On Monday I attended the 2nd annual meeting of the National Coalition for Sexual Health (NCSH). Having participated last year, I was thrilled to welcome several new partners to the table, including PreventConnect partners, National Sexual Violence Resource Center. Our presence at the meeting, and as integral members of the coalition, reflects a growing trend of partnership-building to close the gap between the traditionally siloed sexual health (teen pregnancy prevention, STI prevention…) and sexual, domestic, and dating violence prevention movements.
At this year’s meeting, I was most impressed with the commitment to addressing and including the prevention of gendered violence. Amongst discussion about avoiding assumptions, media messages, and more, members frequently brought up the topic, linking it to key sexual health indicators and outcomes. I’ve participated heavily in many sexual health committees and efforts throughout the years and the NCSH is one in which I feel our expertise and presence is highly valued and included.
As I’ve posted in the past, the NCSH released a sexual health guide this year, and you can look forward to more publications and resources coming soon. For now, learn more about sexual health in this online course and listen to podcasts about the connections between sexual violence prevention and sexual health promotion.
PreventConnect is conducting a brief survey of its participants and would like to hear from you! Your feedback will help PreventConnect understand its impact and how it can improve its activities to better meet your needs. Upon completing the survey, you have the opportunity to enter into a drawing to win an Apple iPad mini.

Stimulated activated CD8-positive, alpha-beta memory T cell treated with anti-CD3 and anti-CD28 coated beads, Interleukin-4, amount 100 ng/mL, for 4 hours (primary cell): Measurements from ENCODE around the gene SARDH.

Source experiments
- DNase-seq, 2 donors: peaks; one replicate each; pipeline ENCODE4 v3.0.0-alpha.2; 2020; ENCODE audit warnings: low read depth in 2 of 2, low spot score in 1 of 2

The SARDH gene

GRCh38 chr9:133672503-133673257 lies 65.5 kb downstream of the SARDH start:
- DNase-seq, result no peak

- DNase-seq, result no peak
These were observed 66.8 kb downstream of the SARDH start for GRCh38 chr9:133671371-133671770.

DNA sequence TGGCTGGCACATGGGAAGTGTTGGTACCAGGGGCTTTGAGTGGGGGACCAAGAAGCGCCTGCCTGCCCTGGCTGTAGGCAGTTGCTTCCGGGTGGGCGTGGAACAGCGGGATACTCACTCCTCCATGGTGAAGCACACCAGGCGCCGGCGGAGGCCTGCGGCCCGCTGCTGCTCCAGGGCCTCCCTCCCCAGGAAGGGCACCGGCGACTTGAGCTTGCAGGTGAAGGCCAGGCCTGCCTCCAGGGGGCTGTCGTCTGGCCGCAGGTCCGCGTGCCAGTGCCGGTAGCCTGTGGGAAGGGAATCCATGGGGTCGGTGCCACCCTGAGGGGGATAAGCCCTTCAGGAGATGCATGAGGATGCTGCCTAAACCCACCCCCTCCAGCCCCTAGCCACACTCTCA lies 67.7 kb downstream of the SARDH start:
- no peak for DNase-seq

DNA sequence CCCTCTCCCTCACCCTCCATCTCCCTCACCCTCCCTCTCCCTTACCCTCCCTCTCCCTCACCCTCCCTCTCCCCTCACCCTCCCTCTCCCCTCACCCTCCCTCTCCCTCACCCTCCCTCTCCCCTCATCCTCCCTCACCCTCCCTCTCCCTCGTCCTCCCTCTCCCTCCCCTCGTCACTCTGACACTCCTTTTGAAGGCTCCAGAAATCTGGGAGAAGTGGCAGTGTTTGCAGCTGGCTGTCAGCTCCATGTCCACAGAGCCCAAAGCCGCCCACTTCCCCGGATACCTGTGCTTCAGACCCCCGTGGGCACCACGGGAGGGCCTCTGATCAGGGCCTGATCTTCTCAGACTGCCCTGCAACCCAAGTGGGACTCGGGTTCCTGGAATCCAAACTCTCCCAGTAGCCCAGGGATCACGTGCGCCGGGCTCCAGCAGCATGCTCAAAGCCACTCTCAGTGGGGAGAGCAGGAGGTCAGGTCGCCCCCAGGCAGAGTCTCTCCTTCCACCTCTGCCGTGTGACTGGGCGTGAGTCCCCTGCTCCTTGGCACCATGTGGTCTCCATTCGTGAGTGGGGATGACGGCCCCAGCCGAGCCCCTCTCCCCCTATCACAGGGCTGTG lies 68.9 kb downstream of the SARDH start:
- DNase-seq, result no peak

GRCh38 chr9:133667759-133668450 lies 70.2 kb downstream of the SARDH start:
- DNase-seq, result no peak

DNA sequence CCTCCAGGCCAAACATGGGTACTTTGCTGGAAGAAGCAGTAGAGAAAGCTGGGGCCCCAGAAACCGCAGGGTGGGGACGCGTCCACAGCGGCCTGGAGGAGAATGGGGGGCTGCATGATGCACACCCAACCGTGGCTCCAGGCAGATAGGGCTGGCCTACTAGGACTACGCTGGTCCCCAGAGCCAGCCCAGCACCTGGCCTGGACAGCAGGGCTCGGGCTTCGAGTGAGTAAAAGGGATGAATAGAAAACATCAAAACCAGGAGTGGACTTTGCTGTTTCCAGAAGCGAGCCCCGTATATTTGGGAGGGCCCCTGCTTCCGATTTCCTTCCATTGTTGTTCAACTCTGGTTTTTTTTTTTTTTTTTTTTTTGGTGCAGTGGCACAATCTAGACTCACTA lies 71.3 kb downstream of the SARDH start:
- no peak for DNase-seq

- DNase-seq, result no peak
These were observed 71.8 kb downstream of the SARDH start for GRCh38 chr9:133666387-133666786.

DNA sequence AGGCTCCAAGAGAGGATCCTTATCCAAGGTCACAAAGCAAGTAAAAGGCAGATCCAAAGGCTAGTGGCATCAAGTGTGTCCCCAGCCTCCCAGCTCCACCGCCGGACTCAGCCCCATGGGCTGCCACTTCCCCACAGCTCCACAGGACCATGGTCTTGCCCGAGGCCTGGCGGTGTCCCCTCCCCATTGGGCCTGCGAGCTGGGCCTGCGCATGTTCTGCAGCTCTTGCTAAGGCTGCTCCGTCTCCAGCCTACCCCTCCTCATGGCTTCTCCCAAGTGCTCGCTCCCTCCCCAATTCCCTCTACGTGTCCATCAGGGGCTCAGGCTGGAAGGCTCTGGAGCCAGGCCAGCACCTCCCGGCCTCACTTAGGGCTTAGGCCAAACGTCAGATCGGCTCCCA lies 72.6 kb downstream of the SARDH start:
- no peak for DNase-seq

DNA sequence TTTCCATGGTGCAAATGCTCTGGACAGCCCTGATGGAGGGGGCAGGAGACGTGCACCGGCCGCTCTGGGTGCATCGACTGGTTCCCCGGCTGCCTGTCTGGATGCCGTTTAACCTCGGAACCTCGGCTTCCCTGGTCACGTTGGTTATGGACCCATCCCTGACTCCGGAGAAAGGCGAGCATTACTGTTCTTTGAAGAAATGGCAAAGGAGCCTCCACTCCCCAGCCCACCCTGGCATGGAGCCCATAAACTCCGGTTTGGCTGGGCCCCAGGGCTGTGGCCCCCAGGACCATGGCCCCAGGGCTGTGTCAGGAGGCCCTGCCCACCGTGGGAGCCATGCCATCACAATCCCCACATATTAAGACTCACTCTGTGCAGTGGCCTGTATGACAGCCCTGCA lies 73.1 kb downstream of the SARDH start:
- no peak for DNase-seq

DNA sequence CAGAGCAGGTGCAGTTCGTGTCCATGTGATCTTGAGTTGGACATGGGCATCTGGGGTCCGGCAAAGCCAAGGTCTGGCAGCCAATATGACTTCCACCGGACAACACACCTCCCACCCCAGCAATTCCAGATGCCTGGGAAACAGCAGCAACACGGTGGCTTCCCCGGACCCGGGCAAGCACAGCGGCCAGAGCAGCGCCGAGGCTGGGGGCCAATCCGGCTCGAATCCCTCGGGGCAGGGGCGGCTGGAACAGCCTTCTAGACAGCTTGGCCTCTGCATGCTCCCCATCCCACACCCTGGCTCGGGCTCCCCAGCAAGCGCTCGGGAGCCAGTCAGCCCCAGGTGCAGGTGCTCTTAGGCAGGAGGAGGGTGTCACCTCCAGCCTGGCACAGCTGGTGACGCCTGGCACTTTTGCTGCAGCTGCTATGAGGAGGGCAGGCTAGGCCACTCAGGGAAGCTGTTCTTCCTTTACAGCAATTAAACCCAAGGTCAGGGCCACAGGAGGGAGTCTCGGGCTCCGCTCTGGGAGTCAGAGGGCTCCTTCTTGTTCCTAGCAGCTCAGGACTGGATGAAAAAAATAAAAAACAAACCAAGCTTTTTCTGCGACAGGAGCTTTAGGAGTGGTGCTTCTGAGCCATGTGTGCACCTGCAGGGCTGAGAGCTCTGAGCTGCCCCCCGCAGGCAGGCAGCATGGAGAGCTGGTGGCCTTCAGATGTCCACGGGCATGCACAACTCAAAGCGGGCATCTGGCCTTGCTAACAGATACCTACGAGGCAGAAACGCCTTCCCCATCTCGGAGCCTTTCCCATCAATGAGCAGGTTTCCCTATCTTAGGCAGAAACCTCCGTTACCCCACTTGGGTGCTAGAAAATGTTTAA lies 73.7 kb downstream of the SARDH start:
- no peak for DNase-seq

If you have any questions, please contact Jenine Spotnitz (email@example.com).
Please complete the survey using the link below by Tuesday, August 12, 2014:
Read the latest newsletter from PreventConnect here, featuring a summer prevention program empowering girls, the CHAT consent campaign, and a community-campus partnership evaluating prevention programming. Full link address: http://campaign.r20.constantcontact.com/render?ca=e6bbd275-b023-466f-8123-33bca2a968da&c=48cf3e40-40d5-11e3-908b-90b11c3522c5&ch=4aa6e470-40d5-11e3-9180-90b11c3522c5
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Read the latest newsletter from PreventConnect here, featuring an online activist and feminist blogger, an online youth outreach and engagement project, and discussion on elevating new public narratives in Alaska. Full link address: http://campaign.r20.constantcontact.com/render?ca=bbedf6ca-2b01-4e60-958a-d8cf578173a0&c=4698f2c0-40d4-11e3-bdb1-90b11c3522c5&ch=48a03470-40d4-11e3-be6c-90b11c3522c5
Prevention Sessions is a series that feature conversations about recent prevention-related happenings, prevention hot topics, and their implications. In this session, Ashley Maier, Abby Sims, and Sari Lipsett, CALCASA colleagues, discuss common prevention strategies focusing on consent. How and why do prevention practitioners choose and use these strategies? What are some important considerations? The conversation mentions a recent PreventConnect blog post, We talk about consent A LOT.